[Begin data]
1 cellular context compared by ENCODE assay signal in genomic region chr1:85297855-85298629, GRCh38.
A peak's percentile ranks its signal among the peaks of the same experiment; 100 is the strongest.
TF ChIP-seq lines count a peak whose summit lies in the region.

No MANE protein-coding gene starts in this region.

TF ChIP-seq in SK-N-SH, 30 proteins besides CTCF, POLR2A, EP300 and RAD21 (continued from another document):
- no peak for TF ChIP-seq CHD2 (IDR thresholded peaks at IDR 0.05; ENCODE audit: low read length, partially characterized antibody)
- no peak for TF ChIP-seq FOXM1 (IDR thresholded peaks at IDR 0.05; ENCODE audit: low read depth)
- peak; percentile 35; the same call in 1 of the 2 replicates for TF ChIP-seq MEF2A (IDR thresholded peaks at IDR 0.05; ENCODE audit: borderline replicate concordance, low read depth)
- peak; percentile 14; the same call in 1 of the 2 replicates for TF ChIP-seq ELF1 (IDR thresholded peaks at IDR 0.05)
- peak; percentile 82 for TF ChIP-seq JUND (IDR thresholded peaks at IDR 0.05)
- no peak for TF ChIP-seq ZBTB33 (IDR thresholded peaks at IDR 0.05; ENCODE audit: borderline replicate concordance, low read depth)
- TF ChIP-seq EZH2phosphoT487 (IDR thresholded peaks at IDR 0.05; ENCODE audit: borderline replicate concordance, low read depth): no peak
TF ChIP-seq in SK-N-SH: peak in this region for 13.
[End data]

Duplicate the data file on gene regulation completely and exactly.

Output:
1 cellular context compared by ENCODE assay signal in genomic region chr1:85297855-85298629, GRCh38.
A peak's percentile ranks its signal among the peaks of the same experiment; 100 is the strongest.
TF ChIP-seq lines count a peak whose summit lies in the region.

No MANE protein-coding gene starts in this region.

TF ChIP-seq in SK-N-SH, 30 proteins besides CTCF, POLR2A, EP300 and RAD21 (continued from another document):
- no peak for TF ChIP-seq CHD2 (IDR thresholded peaks at IDR 0.05; ENCODE audit: low read length, partially characterized antibody)
- no peak for TF ChIP-seq FOXM1 (IDR thresholded peaks at IDR 0.05; ENCODE audit: low read depth)
- peak; percentile 35; the same call in 1 of the 2 replicates for TF ChIP-seq MEF2A (IDR thresholded peaks at IDR 0.05; ENCODE audit: borderline replicate concordance, low read depth)
- peak; percentile 14; the same call in 1 of the 2 replicates for TF ChIP-seq ELF1 (IDR thresholded peaks at IDR 0.05)
- peak; percentile 82 for TF ChIP-seq JUND (IDR thresholded peaks at IDR 0.05)
- no peak for TF ChIP-seq ZBTB33 (IDR thresholded peaks at IDR 0.05; ENCODE audit: borderline replicate concordance, low read depth)
- TF ChIP-seq EZH2phosphoT487 (IDR thresholded peaks at IDR 0.05; ENCODE audit: borderline replicate concordance, low read depth): no peak
TF ChIP-seq in SK-N-SH: peak in this region for 13.